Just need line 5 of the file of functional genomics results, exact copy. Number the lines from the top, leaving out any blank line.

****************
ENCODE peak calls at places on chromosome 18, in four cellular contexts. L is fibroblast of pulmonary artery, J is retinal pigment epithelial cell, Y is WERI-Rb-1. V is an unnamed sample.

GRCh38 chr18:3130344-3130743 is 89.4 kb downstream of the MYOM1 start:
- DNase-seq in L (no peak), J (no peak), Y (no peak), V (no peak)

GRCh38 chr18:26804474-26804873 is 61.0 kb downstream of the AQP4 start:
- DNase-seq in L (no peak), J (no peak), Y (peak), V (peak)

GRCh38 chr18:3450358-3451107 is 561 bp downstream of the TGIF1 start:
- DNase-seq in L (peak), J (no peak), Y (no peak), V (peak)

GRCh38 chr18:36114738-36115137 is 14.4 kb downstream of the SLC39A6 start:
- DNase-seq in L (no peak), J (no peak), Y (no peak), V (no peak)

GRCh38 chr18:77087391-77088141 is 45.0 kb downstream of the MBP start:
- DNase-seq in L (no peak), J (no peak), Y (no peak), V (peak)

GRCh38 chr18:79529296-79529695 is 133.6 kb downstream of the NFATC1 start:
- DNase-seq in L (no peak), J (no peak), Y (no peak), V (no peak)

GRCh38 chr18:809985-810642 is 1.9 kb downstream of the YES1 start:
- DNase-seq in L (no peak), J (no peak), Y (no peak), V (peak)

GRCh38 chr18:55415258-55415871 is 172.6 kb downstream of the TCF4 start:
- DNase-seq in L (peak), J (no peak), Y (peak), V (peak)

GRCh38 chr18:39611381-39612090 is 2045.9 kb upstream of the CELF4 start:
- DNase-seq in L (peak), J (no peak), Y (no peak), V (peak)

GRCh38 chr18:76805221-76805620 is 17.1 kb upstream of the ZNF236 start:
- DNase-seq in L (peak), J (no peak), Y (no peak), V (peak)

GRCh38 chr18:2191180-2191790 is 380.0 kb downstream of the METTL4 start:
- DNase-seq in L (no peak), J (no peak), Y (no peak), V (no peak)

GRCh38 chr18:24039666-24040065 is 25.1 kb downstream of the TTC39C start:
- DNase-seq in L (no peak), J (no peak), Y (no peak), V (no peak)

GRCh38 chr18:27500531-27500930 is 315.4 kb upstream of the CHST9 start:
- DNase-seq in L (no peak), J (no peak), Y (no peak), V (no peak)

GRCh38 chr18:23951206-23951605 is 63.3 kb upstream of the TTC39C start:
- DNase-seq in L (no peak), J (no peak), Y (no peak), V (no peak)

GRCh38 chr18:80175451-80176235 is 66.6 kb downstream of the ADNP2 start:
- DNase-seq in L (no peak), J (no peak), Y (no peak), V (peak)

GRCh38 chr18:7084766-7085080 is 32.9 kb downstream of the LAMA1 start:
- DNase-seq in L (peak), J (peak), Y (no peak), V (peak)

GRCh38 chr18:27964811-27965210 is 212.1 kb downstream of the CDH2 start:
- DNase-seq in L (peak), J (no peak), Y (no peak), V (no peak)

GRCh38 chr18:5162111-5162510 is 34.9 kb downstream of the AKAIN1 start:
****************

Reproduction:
- DNase-seq in L (no peak), J (no peak), Y (peak), V (peak)